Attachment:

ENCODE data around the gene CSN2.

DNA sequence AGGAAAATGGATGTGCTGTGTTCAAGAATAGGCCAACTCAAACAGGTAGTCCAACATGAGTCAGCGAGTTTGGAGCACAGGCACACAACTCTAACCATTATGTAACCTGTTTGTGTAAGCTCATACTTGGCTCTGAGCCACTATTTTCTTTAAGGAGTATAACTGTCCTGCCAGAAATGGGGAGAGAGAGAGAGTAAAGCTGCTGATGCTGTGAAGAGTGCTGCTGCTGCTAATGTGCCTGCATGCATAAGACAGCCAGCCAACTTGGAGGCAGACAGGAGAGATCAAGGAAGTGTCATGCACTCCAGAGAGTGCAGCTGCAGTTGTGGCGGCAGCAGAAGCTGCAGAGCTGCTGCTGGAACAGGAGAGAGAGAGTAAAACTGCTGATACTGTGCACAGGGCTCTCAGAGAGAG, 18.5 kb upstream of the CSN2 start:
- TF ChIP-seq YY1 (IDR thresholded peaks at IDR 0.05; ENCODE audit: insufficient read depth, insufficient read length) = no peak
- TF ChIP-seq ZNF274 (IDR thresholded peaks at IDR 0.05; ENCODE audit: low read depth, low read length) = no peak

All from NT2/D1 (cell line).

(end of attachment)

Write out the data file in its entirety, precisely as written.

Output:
ENCODE data around the gene CSN2.

DNA sequence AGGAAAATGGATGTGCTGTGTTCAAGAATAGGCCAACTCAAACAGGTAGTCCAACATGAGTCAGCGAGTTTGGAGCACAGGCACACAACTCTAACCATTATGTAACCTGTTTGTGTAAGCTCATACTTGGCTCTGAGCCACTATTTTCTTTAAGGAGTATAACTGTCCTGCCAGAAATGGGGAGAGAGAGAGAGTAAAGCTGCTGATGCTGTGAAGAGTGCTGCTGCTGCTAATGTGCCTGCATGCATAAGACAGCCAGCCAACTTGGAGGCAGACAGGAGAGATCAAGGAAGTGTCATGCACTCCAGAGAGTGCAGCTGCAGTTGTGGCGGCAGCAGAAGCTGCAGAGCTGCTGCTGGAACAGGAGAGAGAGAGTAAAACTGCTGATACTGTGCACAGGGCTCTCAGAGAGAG, 18.5 kb upstream of the CSN2 start:
- TF ChIP-seq YY1 (IDR thresholded peaks at IDR 0.05; ENCODE audit: insufficient read depth, insufficient read length) = no peak
- TF ChIP-seq ZNF274 (IDR thresholded peaks at IDR 0.05; ENCODE audit: low read depth, low read length) = no peak

All from NT2/D1 (cell line).